I work for an NGO. My manager assigns me heavy workload, and I am unable to complete all the work in time. If I refuse, she complains that I am irresponsible and uncooperative. If I do take up the responsibility, she expects the work done in her own way, which makes me feel she is not very knowledgeable.

Moreover, she always finds faults with my work. She also seems to have a grudge against me, and wants me removed from the organization. This would allow her to exert more control over the others, as I am a senior staff member here. Hence, she keeps complaining to the management about me, which has led to them having a bad impression about me.

We have a shortage of staff, but the management has been delaying recruitment of new employees. Each one of us has 8-9 clients assigned, and they expect us to give enough time to all the clients. This situation affects my co-workers too, but they are juniors and do not dare to speak up, so I feel cornered.

How do I tackle this?

  • FYI, hostile workplace also has a specific legal meaning: askamanager.org/2015/01/… which your question doesn't meet.
    – Andy
    Commented Nov 13, 2017 at 23:12

2 Answers 2


You only really have two pragmatic solution options.

1) Become more efficient and get the work done.

2) Soldier on until you can get a new job or the manager is replaced. Keep your back covered as much as possible and keep your head down.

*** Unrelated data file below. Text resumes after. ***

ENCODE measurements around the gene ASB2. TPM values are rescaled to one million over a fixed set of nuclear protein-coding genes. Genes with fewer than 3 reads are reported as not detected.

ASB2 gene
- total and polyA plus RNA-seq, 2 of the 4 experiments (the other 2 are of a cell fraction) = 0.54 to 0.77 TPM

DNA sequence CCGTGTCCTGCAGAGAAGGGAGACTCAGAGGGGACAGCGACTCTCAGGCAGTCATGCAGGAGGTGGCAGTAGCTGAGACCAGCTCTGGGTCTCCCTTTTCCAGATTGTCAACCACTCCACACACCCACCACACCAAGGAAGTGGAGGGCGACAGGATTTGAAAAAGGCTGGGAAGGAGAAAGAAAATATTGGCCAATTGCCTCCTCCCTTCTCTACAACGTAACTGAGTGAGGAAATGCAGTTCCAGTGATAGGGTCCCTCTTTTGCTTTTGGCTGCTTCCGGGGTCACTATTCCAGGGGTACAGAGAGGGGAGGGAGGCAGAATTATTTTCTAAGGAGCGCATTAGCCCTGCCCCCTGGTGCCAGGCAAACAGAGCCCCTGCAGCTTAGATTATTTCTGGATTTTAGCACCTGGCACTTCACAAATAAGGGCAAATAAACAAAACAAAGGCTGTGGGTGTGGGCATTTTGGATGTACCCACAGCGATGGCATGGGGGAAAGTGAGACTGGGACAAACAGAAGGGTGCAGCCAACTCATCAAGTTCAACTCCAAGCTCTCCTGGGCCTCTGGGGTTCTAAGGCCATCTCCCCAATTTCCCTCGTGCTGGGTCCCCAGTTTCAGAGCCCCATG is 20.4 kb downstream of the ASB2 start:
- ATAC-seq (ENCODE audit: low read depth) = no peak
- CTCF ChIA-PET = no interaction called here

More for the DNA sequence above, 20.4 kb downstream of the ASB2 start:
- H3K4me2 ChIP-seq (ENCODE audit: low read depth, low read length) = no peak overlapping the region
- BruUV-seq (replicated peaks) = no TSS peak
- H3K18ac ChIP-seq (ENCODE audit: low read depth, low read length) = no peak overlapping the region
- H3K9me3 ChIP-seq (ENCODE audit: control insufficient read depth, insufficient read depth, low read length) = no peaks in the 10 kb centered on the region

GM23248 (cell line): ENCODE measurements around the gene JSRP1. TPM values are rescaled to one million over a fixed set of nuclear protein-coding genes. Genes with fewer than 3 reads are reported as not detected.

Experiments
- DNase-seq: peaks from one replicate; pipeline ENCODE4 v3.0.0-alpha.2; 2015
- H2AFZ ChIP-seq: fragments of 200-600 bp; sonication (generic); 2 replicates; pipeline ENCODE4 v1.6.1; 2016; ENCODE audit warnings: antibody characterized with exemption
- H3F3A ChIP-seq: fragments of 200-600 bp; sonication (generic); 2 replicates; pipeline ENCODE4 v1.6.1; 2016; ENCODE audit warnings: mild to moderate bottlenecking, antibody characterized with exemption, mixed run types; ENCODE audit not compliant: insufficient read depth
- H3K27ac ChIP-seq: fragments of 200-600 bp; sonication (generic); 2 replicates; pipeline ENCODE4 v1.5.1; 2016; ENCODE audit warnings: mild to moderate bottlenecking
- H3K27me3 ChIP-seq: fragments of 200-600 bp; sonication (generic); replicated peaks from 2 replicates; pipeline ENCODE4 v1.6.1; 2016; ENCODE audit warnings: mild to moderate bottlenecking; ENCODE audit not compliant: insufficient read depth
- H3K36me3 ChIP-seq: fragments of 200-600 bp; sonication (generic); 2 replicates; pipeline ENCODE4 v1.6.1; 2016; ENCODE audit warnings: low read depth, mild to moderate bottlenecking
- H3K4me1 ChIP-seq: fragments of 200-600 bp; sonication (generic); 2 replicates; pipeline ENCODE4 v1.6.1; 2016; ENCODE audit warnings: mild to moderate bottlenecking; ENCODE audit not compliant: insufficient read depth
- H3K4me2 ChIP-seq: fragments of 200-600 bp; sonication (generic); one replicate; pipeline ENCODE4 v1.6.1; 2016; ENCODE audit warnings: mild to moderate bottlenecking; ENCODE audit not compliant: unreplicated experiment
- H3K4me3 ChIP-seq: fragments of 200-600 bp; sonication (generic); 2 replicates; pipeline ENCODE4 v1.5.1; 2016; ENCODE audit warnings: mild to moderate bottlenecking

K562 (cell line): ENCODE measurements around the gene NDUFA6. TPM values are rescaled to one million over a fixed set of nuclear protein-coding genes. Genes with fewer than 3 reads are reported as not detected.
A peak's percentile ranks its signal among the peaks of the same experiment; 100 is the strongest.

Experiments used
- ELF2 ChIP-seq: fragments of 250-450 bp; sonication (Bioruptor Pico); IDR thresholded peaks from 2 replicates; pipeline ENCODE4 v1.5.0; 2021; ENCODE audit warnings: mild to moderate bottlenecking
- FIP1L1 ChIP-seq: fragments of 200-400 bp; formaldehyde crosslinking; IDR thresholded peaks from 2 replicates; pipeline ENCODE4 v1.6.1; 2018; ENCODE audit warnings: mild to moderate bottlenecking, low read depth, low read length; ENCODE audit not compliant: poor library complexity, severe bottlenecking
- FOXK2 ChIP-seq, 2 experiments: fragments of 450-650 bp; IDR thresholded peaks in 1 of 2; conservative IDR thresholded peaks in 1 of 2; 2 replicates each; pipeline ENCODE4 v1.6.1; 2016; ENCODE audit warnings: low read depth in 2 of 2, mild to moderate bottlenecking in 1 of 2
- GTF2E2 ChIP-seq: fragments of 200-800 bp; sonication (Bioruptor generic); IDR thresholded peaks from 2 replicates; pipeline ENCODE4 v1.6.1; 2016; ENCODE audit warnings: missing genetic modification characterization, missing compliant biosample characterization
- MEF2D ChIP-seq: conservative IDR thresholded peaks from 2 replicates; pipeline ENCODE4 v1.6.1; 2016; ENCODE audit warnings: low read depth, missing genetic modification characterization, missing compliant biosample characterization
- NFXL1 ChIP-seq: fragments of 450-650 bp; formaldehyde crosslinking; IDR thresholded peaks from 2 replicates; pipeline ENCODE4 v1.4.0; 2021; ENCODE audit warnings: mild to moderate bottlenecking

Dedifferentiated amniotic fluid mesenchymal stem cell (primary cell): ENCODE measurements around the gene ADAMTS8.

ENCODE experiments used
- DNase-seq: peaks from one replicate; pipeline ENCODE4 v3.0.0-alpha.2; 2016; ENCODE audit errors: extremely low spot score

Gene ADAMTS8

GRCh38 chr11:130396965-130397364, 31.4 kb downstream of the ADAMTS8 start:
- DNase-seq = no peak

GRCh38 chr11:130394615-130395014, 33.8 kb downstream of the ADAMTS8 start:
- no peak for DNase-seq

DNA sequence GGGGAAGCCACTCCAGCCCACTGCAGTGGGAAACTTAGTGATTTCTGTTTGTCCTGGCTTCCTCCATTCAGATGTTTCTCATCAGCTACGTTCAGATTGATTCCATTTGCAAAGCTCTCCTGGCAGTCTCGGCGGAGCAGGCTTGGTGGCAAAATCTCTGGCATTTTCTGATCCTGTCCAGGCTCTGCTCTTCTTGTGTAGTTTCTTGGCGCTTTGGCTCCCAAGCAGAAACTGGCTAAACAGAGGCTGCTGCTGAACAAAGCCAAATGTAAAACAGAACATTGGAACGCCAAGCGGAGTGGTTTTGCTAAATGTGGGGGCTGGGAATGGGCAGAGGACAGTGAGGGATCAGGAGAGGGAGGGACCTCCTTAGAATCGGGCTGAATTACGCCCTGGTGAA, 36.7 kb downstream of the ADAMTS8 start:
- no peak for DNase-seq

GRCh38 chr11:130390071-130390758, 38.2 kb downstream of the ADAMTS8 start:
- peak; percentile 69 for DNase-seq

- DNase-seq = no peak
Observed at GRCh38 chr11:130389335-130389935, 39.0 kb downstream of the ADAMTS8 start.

• 8
    Classic Kilisi.
    – user45590
    Commented Nov 24, 2016 at 9:22
  • 1
    While I usually like your frank and no-nonsense answers, in this case this does not seem viable to me. If the manager truly has a grudge against OP, no amount of "becoming more efficient" will help - she'll always find something (or just increase the workload more).
    – sleske
    Commented Nov 24, 2016 at 10:56
  • 2
    @sleske It would reduce opportunity to complain. Upper management are rarely stupid, they can usually see a good performer and might decide they don't need the manager at all. Sometimes you just have to put up with stuff, jobs aren't always so easy to get that you can just blow off a bad manager.
    – Kilisi
    Commented Nov 24, 2016 at 11:13
  • 2
    Upper management can only see a good performer if they hear about them. If the reporting manager tells them you are a bad performer, they will consider you a bad performer, unless you find a way to report to them directly.
    – Erik
    Commented Nov 24, 2016 at 14:01
  • 2
    Other possibility: 3) Soldier on and go to war against your manager. Most of the time not advisable.. In a general manner, I'd advise to cope with it until another job is secured and document everyting that is said and done by that manager in the meanwhile.
    – Puzzled
    Commented Nov 24, 2016 at 16:09

It seems you do not have a good view on your situation. You have to be more inform to take decision.

Try to be gather information by probing:

Make a very reasonnable request that has little to no impact on her.

It will give you information on what you are dealing with. If you get a direct no, you are in trouble. If she says yes. come back to her some time after, thanking her about this small favour, and ask HER what you could do for her.

The idea is to reopen the communication channel little by little. You are only guessing, but if you are correct and she has a grudge, the only way to make it work is to know/understand the problem.

In the meantime, be patient.

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